Love is about action. It’s about creating a meaningful relationship. It’s a constant process of keeping in touch, working with consumers, understanding them, spending time with them. And this is what insightful marketers, empathetic designers, and smart people on the checkout and production line do every day.
As I said in a previous post, I’m currently reading “Lovemarks” by Kevin Roberts. Really enjoying it. So when I had my heart broken by two of my lovemarks over the course of the last week, it struck a chord with what I was reading.
This post had originally started as a rant against the customer service I received from the downtown Stumptown and from Adobe customer service. But I realized the details don’t matter; they’re only important to Stumptown and Adobe. It was all about my trust in these brands, and how that trust was broken.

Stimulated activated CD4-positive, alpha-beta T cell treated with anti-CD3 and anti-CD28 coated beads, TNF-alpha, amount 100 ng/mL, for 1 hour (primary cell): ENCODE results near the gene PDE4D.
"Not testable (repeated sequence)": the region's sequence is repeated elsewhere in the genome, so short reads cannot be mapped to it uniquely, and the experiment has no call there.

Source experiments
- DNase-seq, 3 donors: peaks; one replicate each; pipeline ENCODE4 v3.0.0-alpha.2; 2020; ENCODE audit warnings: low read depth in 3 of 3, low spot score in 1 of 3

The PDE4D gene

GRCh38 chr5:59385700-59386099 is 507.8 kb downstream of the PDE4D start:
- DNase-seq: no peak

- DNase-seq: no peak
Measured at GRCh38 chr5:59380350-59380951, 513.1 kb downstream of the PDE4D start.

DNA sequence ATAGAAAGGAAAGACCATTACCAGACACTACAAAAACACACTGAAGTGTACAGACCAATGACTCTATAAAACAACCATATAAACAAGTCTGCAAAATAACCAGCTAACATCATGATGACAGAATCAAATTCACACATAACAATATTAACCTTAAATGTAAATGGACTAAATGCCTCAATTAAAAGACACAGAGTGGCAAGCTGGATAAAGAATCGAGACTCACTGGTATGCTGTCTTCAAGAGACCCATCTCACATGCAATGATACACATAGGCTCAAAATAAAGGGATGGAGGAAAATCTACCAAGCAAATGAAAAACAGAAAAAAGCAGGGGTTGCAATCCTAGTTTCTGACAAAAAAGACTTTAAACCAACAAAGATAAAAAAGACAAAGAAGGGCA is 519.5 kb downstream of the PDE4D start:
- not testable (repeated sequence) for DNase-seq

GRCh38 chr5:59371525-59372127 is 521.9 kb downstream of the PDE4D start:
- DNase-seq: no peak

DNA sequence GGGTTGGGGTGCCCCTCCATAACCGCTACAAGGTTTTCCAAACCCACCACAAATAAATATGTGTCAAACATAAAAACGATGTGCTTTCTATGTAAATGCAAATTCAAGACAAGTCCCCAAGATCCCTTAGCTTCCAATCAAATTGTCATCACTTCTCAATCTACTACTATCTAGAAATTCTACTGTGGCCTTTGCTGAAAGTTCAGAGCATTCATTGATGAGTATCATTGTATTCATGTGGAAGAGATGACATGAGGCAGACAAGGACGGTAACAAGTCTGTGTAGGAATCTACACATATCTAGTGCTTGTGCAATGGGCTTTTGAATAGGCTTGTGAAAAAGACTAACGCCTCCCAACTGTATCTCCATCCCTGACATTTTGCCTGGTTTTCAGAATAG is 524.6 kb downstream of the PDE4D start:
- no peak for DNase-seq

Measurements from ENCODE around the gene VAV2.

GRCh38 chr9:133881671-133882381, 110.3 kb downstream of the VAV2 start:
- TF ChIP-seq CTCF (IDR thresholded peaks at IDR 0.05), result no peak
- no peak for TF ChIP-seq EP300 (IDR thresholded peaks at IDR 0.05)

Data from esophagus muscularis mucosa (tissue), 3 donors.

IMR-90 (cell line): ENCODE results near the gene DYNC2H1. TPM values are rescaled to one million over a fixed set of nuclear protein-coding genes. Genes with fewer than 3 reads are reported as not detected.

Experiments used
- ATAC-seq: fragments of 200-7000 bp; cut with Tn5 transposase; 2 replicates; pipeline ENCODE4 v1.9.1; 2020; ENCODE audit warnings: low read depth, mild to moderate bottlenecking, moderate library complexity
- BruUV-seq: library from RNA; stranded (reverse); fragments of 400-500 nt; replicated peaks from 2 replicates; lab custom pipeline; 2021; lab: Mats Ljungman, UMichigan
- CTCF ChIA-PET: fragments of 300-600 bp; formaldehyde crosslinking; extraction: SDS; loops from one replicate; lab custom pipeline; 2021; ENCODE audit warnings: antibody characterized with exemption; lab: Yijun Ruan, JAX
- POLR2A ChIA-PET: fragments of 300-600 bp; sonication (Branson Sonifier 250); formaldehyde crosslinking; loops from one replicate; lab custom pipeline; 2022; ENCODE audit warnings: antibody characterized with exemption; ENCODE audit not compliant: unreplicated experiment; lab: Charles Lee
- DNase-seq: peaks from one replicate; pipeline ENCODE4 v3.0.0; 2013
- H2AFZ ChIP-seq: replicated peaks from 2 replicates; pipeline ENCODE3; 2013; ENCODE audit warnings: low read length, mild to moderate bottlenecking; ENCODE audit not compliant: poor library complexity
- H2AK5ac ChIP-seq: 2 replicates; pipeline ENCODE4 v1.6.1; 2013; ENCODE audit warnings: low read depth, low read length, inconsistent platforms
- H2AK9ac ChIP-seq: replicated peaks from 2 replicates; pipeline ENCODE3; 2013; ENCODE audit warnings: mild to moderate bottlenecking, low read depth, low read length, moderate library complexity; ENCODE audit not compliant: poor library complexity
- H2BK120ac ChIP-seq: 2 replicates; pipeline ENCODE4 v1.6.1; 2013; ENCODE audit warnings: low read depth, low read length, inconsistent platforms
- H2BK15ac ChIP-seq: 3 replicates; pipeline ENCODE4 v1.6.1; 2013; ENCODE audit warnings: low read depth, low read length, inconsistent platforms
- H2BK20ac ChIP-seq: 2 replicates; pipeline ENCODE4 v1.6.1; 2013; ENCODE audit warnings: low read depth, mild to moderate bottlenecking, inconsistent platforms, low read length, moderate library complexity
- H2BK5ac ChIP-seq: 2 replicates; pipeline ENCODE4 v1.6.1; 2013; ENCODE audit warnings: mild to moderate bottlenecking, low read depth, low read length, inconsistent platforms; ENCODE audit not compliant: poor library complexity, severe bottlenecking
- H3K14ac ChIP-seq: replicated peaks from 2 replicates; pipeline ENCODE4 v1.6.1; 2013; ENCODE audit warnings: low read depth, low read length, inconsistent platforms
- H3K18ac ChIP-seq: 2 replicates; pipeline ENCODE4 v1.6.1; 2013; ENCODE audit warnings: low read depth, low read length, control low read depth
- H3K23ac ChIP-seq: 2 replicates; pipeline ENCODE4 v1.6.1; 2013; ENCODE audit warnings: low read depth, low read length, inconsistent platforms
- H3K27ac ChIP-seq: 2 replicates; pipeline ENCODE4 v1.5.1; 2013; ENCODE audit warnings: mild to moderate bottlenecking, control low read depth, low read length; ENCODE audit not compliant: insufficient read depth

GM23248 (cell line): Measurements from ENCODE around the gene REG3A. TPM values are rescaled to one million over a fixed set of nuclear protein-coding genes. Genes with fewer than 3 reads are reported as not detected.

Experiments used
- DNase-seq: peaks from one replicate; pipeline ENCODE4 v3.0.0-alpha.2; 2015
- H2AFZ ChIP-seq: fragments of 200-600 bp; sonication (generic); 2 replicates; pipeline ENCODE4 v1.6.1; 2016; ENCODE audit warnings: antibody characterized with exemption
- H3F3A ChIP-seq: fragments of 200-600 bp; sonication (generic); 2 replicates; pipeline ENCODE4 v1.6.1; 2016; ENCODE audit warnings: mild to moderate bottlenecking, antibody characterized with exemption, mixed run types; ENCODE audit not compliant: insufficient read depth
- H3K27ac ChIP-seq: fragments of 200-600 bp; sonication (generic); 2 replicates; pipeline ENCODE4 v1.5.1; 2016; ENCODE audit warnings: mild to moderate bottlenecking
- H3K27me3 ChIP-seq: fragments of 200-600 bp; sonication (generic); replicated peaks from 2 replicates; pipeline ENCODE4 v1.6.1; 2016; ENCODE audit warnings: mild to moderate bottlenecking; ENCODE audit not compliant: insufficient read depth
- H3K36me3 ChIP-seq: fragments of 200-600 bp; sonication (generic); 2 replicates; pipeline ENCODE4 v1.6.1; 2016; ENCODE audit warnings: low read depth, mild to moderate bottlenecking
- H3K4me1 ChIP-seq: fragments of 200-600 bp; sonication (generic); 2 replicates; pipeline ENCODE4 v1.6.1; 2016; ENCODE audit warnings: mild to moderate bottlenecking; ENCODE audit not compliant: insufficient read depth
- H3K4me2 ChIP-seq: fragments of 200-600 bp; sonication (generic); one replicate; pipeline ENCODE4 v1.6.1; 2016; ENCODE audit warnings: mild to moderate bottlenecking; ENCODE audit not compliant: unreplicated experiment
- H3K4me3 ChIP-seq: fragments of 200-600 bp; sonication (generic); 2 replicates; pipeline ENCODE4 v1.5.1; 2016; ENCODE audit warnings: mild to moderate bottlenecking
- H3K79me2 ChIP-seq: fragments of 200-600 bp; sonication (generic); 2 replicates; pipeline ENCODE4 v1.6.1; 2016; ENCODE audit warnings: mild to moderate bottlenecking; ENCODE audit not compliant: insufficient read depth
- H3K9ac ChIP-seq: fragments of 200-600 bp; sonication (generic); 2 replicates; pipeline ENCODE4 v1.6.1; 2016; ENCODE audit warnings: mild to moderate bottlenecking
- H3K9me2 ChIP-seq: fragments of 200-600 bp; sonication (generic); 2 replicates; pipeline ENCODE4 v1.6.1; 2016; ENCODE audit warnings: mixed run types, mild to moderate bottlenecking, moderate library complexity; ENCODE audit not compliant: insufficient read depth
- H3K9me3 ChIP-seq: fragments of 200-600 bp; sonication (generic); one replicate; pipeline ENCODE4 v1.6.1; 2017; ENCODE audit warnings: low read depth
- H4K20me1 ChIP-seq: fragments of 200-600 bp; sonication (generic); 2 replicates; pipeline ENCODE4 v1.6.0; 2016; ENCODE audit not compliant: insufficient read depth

A single person can ruin all the efforts that companies and brands put into the relationships they build. I still love Stumptown coffee, the Annex and the Ace, but I no longer love Downtown Stumptown. I still love what Adobe software can do for me (after all, we rely on it to do what we do). But the fact that they’re putting a shipping issue ahead of my trust is just crazy. Maybe, once they take me off hold, I’ll be able to resolve the issues I’m having. Time will tell.
Lovemarks are built on relationships and trust. They’re built on LOVE. Since we create digital relationships, we realize a large part of what we do depends on creating meaningful two-way conversations. Companies that fail to do this will never achieve lovemark status. They will merely be commodities.
If I was Stumptown or Adobe, I’d reconsider what affect customer service has on a relationship. It can strengthen the relationship, or it can end the love affair.